WHEN I was in the college seminary, an American Jesuit priest, Father Thomas Greene, wrote two books that became primers for developing a good prayer life. These books were Opening to God: A Guide to Prayer and When the Well Runs Dry: Prayer Beyond the Beginnings. They became popular among seminarians, priests, and anyone who wanted to grow in their prayer life.
This past week, I was excited to find another book in our rectory library that Fr. Greene wrote. It’s entitled Drinking from a Dry Well, a sequel to When the Well Runs Dry. It was a gift given to Fr. John O’Brien and signed by the author. Immediately, I glanced through the pages of this book published in 1990 to gain insights on spirituality this new year.
One insight on “truth” related to “faith” caught my attention. Truth, Fr. Greene wrote, “is that which is solid, steadfast, unchanging—that in which one can believe. The true is not merely an object of intellectual assent but something that demands a personal commitment. To hear the truth, then, is to commit oneself to Jesus Christ. It involves not only the head but also, and even more, the heart and the will.”
Fr. Greene’s words go well with what I intend to do this year: to go more inward, in other words, to strengthen my relationship with Jesus and my commitment to serve him, especially during these challenging times of the pandemic and the church ministry.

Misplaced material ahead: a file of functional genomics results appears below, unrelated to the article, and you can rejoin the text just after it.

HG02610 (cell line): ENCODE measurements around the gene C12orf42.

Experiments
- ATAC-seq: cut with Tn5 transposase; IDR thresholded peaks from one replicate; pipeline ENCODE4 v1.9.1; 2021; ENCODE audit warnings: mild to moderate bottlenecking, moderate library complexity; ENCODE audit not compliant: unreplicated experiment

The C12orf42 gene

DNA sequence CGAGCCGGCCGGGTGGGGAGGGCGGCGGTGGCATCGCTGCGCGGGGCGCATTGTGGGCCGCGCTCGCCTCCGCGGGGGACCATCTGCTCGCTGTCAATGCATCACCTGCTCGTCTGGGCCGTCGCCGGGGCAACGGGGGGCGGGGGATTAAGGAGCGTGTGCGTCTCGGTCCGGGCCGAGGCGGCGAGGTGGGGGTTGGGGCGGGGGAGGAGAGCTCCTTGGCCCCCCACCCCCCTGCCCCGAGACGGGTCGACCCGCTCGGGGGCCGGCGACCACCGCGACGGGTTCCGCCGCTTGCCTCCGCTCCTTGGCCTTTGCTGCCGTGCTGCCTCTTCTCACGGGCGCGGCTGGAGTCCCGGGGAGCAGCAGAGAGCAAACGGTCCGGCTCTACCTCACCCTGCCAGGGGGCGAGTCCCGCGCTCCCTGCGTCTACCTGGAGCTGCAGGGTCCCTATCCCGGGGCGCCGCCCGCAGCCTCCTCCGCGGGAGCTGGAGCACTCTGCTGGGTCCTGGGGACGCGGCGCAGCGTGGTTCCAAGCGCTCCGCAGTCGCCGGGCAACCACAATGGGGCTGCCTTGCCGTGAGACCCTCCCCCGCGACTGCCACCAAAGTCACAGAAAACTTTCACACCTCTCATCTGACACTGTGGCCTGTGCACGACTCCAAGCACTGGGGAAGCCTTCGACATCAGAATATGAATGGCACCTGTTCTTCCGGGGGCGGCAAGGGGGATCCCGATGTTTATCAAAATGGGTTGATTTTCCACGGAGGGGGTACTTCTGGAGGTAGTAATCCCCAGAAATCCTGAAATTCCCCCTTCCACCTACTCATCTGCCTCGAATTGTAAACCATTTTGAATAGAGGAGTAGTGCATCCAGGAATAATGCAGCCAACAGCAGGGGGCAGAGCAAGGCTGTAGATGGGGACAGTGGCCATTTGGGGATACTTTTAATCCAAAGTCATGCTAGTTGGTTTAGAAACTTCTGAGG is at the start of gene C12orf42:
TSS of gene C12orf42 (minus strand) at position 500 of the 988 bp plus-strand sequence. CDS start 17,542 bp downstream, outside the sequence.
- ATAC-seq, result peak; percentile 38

It’s also my desire for you as we start the new year. I wish you all to go more inward through prayer to and with Jesus as you experience the fears and anxieties of these times. In this way, you can attain peace of mind and heart. There is nothing like growing in intimacy with Jesus and receiving the gifts of his Spirit, which are “charity, joy, peace, patience, endurance, kindness, generosity, faith, mildness, and chastity.” (Galatians 5:19-22)
I also wish that you grow stronger in your commitment to serve Him in the best way that you can. As I wrote to you last week, every crisis should allow us to become the best version of ourselves.
Committing ourselves to growth in prayer and our service to Jesus entails seeking knowledge, according to Fr. Greene. He proposed that we use the analogy of human love:
Who is this person I am drawn to love? What are his values? What would it mean to spend my life with her? This knowledge we seek is not only knowledge of the other person. I also seek to know myself. Who am I really? What am I seeking in life? What do I bring to this relationship? What would I have to change in myself in order to share my life happily and fruitfully with the person I am drawn to love?
There is no more appropriate time to ask these questions than the start of the year and as we celebrate the Baptism of our Lord, the beginning of Jesus’ ministry. As adopted brothers and sisters of Jesus through Baptism, God, our Father, is also pleased with us as we grow in love and fidelity to Him and our mission to transform this world with the power of His love.
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The opinions, beliefs and viewpoints expressed by the author do not necessarily reflect the opinions, beliefs and viewpoints of the Asian Journal, its management, editorial board and staff.
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Fr. Rodel “Odey” Balagtas is the pastor of Incarnation Church in Glendale, California.